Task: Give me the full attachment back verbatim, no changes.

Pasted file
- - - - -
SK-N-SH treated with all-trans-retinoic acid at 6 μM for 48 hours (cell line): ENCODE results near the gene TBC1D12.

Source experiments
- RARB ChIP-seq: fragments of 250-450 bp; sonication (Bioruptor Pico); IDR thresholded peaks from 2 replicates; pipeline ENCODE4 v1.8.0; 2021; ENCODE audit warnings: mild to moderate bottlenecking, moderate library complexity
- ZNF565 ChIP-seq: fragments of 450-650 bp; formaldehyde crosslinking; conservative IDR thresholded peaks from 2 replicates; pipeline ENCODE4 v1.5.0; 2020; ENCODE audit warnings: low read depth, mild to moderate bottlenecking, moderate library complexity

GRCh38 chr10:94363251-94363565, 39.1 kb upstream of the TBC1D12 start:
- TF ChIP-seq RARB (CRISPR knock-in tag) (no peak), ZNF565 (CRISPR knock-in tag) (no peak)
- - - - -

SK-N-SH treated with all-trans-retinoic acid at 6 μM for 48 hours (cell line): ENCODE results near the gene TBC1D12.

Source experiments
- RARB ChIP-seq: fragments of 250-450 bp; sonication (Bioruptor Pico); IDR thresholded peaks from 2 replicates; pipeline ENCODE4 v1.8.0; 2021; ENCODE audit warnings: mild to moderate bottlenecking, moderate library complexity
- ZNF565 ChIP-seq: fragments of 450-650 bp; formaldehyde crosslinking; conservative IDR thresholded peaks from 2 replicates; pipeline ENCODE4 v1.5.0; 2020; ENCODE audit warnings: low read depth, mild to moderate bottlenecking, moderate library complexity

GRCh38 chr10:94363251-94363565, 39.1 kb upstream of the TBC1D12 start:
- TF ChIP-seq RARB (CRISPR knock-in tag) (no peak), ZNF565 (CRISPR knock-in tag) (no peak)